Time series analysis of real-time music perception: approaches to the assessment of individual and expertise differences in perception of expressed affect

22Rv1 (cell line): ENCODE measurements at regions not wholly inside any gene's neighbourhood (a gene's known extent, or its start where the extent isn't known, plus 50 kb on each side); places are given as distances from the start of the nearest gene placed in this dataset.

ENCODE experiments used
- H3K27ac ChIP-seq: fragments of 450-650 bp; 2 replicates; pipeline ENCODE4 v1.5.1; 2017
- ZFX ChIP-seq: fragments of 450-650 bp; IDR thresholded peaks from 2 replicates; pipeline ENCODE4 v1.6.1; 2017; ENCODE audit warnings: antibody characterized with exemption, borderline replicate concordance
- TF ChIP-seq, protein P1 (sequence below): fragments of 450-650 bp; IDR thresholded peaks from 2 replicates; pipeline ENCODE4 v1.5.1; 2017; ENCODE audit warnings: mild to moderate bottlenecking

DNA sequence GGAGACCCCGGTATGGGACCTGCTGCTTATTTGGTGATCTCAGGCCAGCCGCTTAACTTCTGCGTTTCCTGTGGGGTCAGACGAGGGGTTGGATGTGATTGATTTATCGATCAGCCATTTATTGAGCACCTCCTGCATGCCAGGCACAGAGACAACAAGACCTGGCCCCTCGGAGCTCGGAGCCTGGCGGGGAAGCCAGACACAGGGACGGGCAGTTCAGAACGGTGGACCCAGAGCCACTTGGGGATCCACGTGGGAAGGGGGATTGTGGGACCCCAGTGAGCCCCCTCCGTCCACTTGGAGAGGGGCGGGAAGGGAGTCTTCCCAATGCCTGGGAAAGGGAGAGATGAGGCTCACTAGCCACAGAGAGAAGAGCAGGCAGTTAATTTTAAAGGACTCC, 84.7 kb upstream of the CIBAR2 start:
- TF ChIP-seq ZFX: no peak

<div><p>We use time series analysis methods to detect differences between individuals and expertise groups in continuous perceptions of the arousal expressed by Wishart's electroacoustic piece <i>Red Bird</i>. The study is part of a project in which we characterise dynamic perception of the structure and affective expression of music. We find that individual series of perceptions of expressed arousal often show considerable periods of stasis. This may challenge conventional time series methodologies, so we test their validity by application of a general linear autoregressive moving average (GLARMA) approach, which supports it. Acoustic intensity is a dominant predictor of perceived arousal in this piece. We show that responses are time-variant and that animate sounds influence the conditional variance of perceived arousal. Using vector autoregression and cross-sectional time series analysis (which preserves the integrity of each individual response series), we find differences between musical expertise groups (non-musicians, musicians, and electroacoustic musicians). Individual differences within each group are greater than those between expertise groups. The companion paper applies the developed methods to all four pieces in our overall project (Dean, R.T., F. Bailes, and W.T.M. Dunsmuir. 2014. “Shared and Distinct Mechanisms of Individual and Expertise-Group Perception of Expressed Arousal in Four Works.” <i>Journal of Mathematics and Music</i> 8 (3): 207–223). An Online Supplement is available at http://dx.doi.org/10.1080/17459737.2014.928752.</p></div>